File Under: HTML5, Programming

Gate One Puts a Terminal Emulator in Your Web Browser

If you’ve ever needed to connect to a remote server without installing any desktop software or doing anything other than opening a new browser window, then you need to check out Gate One. Gate One is a web-based terminal emulator and SSH client that will work in any modern web browser.

The brainchild of developer Dan McDougall, Gate One is the result of nine months of coding. While Gate One may not be the first project to put a terminal emulator in your browser — existing options include Shell in a Box and Ajaxterm among others — it has quite a few features that go well beyond the basics found in other emulators. For example, Gate One uses WebSockets rather than traditional polling so it’s able to keep SSH connections open without spiking your CPU and grinding the browser to a standstill. Gate One also has the ability to resume sessions after being disconnected.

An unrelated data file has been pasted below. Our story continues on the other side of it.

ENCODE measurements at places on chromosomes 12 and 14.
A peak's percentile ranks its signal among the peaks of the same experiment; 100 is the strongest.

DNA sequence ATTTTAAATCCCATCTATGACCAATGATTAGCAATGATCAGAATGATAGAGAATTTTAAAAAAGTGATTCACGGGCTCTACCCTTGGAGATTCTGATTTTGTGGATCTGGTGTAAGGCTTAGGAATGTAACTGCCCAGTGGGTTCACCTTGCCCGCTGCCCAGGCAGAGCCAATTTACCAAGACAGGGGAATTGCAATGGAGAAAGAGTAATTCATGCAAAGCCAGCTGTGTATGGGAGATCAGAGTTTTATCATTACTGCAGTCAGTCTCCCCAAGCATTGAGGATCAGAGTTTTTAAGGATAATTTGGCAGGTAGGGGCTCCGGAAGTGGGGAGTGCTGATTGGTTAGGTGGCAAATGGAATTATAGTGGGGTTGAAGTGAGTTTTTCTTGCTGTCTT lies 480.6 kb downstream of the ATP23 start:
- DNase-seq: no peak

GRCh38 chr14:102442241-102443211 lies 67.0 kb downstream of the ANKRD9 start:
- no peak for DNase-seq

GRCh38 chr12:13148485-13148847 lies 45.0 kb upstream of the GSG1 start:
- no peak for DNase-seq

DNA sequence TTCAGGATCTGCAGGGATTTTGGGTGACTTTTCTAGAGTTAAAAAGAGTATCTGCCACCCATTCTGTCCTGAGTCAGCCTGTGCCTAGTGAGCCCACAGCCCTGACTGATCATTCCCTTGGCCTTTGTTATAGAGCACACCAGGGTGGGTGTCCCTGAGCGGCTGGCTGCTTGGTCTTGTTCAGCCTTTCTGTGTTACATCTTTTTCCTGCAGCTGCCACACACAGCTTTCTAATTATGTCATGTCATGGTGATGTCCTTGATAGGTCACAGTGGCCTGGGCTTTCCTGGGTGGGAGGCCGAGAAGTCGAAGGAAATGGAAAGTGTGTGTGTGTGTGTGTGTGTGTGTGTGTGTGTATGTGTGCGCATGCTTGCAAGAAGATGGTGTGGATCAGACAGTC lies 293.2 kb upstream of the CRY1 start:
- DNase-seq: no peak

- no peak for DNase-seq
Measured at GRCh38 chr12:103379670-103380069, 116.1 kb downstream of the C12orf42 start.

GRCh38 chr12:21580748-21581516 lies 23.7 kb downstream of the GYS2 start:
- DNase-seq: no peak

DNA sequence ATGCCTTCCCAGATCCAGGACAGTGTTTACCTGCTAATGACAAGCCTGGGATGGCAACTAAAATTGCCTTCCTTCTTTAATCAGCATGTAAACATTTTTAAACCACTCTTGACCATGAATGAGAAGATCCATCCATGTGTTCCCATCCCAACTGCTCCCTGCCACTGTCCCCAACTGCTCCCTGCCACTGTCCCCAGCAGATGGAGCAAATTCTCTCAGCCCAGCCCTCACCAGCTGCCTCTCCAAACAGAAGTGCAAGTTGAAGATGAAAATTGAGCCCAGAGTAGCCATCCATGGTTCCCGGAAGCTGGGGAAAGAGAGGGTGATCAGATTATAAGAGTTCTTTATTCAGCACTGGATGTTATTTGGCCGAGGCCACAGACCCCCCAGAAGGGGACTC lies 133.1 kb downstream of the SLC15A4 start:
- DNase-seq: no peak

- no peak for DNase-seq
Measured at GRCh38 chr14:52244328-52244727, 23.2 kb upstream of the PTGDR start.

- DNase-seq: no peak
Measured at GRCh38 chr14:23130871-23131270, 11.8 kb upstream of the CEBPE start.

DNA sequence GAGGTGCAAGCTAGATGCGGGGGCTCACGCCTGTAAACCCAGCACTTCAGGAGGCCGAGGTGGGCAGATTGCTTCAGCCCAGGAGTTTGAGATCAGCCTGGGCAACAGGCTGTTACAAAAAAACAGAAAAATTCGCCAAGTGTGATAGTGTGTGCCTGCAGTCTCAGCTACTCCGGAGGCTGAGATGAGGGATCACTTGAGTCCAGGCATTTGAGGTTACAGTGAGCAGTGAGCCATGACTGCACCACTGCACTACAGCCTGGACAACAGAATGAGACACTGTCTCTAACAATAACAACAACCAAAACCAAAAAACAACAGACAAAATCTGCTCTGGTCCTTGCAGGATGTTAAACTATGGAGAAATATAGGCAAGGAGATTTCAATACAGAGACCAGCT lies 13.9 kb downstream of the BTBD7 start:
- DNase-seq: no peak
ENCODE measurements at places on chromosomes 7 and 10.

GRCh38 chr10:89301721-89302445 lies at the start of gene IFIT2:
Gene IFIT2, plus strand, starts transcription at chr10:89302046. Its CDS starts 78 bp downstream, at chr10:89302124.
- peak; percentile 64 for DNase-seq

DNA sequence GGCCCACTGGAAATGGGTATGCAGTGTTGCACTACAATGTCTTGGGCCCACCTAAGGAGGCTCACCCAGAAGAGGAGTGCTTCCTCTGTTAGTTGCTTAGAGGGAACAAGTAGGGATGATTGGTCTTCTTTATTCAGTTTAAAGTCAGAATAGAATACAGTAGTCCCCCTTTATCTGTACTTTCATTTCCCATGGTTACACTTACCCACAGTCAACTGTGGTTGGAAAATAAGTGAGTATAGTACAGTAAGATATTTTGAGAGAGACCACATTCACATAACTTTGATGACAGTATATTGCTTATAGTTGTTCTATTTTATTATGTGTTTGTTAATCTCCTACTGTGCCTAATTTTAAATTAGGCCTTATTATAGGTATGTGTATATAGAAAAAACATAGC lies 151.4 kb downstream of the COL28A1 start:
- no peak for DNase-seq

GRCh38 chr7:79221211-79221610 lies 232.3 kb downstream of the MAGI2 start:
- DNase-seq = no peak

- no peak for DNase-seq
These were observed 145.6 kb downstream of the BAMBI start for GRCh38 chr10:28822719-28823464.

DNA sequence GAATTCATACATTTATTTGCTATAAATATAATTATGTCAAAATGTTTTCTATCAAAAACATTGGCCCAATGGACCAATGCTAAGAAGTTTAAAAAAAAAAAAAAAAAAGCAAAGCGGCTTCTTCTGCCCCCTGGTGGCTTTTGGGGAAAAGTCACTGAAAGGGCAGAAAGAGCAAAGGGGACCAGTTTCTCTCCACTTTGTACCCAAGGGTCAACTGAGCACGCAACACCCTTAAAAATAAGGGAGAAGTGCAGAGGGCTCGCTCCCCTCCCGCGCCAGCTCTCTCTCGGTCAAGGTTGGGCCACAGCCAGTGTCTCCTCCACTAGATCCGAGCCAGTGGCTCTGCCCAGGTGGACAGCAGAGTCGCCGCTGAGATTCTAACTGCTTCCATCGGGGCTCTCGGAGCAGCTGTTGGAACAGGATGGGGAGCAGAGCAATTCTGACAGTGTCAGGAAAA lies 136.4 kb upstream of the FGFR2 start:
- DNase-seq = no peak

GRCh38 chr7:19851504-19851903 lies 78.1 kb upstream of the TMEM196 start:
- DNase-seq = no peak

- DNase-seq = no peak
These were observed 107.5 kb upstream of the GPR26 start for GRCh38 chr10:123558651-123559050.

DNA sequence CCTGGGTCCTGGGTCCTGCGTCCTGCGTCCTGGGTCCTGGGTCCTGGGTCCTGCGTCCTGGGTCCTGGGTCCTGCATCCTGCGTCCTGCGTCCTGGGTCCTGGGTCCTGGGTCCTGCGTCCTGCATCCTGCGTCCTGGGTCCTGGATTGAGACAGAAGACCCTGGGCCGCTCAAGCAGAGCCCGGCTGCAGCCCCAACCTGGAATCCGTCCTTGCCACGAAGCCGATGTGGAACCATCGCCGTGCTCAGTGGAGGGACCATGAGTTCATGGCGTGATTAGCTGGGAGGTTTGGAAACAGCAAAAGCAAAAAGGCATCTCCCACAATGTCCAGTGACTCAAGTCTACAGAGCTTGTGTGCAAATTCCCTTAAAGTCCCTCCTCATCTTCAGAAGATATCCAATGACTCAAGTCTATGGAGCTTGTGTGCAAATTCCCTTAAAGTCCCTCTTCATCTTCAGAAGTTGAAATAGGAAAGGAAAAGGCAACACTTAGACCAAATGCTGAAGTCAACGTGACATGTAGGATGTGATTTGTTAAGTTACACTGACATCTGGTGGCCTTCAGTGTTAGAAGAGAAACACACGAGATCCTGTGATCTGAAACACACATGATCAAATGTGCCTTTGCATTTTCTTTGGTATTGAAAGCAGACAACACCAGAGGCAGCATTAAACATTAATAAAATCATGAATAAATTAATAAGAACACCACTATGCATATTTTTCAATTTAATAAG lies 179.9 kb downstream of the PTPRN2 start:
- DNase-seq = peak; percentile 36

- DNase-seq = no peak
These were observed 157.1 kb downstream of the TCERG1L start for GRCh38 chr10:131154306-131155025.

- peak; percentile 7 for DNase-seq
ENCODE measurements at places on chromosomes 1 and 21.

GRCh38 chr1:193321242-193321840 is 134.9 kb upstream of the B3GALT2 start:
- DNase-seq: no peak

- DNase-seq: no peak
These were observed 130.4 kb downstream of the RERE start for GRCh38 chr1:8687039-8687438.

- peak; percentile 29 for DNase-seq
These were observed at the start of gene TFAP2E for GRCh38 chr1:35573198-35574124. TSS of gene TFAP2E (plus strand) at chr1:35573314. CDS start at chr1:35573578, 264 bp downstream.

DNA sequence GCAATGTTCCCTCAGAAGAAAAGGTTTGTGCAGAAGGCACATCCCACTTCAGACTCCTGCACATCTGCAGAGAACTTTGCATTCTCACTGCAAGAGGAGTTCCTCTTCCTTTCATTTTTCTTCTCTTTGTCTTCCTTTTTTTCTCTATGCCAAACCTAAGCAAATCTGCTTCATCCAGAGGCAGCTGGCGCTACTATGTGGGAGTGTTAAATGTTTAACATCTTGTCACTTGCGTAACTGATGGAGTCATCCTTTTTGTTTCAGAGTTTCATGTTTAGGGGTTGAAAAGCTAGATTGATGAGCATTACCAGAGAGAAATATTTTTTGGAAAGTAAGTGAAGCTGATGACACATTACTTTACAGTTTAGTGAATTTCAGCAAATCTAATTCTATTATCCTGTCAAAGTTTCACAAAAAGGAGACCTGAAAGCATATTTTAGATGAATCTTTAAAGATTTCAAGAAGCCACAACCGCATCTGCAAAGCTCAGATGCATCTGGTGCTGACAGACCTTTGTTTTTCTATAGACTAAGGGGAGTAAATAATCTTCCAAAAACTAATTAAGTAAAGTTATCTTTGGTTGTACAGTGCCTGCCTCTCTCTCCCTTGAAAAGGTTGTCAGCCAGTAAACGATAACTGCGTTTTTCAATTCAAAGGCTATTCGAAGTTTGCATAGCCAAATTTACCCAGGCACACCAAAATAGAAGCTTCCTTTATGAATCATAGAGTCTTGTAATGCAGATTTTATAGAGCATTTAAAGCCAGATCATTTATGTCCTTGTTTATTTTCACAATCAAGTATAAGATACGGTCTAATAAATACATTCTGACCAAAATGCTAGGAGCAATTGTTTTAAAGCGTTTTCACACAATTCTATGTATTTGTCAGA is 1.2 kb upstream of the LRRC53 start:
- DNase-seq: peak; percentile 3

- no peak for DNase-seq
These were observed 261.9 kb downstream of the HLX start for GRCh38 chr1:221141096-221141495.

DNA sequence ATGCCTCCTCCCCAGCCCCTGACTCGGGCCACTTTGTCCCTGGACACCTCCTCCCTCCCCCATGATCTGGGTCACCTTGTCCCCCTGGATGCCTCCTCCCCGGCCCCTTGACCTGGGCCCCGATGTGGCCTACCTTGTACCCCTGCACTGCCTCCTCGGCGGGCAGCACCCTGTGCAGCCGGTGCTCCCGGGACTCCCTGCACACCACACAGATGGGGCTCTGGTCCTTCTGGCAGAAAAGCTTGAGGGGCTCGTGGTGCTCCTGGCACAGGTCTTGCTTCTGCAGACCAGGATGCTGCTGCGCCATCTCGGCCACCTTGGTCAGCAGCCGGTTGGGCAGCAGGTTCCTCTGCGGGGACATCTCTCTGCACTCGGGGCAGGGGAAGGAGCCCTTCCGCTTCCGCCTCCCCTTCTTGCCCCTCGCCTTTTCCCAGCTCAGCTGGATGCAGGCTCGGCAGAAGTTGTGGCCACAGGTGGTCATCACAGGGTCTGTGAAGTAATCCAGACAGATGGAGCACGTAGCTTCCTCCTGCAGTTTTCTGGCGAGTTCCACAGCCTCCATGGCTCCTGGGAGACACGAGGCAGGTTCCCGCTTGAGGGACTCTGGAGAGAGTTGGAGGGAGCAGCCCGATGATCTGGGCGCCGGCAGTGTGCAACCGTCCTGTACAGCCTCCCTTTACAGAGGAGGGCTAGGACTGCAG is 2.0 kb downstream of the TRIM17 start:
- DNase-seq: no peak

Throw in multiple simultaneous terminal sessions, a way to save SSH bookmarks, a plugin architecture and the ability to play back, save and share terminal sessions and you’ve got a pretty respectable replacement for Putty and its ilk. Not that Gate One is intended to replace a desktop SSH client, but for situations where you can’t run a desktop app Gate One just might be the emulator you’ve been looking for.

The front end of Gate One is written entirely in HTML5 and JavaScript, which means it will work in any modern browser. Behind the scenes Gate One uses HTML5 WebSockets to connect to a Python-based SSH server.

Gate One is available from GitHub and is dual-licensed under either the AGPLv3 or a proprietary license.

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